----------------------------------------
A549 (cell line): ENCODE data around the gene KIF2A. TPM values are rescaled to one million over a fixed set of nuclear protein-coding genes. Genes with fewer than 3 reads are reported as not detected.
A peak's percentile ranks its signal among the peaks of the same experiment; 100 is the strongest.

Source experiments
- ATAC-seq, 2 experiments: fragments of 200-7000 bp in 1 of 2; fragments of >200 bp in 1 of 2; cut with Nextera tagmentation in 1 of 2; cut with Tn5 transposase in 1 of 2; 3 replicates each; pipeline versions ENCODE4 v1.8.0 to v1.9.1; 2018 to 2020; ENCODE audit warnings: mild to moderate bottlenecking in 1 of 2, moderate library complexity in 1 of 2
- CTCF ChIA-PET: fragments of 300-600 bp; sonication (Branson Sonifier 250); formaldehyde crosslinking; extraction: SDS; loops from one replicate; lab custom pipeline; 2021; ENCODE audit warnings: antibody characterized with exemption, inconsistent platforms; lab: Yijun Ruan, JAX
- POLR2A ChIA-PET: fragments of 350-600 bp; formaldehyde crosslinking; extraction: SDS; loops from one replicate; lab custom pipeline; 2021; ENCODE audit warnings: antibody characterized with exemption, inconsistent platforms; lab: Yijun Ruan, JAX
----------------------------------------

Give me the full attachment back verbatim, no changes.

A549 (cell line): ENCODE data around the gene KIF2A. TPM values are rescaled to one million over a fixed set of nuclear protein-coding genes. Genes with fewer than 3 reads are reported as not detected.
A peak's percentile ranks its signal among the peaks of the same experiment; 100 is the strongest.

Source experiments
- ATAC-seq, 2 experiments: fragments of 200-7000 bp in 1 of 2; fragments of >200 bp in 1 of 2; cut with Nextera tagmentation in 1 of 2; cut with Tn5 transposase in 1 of 2; 3 replicates each; pipeline versions ENCODE4 v1.8.0 to v1.9.1; 2018 to 2020; ENCODE audit warnings: mild to moderate bottlenecking in 1 of 2, moderate library complexity in 1 of 2
- CTCF ChIA-PET: fragments of 300-600 bp; sonication (Branson Sonifier 250); formaldehyde crosslinking; extraction: SDS; loops from one replicate; lab custom pipeline; 2021; ENCODE audit warnings: antibody characterized with exemption, inconsistent platforms; lab: Yijun Ruan, JAX
- POLR2A ChIA-PET: fragments of 350-600 bp; formaldehyde crosslinking; extraction: SDS; loops from one replicate; lab custom pipeline; 2021; ENCODE audit warnings: antibody characterized with exemption, inconsistent platforms; lab: Yijun Ruan, JAX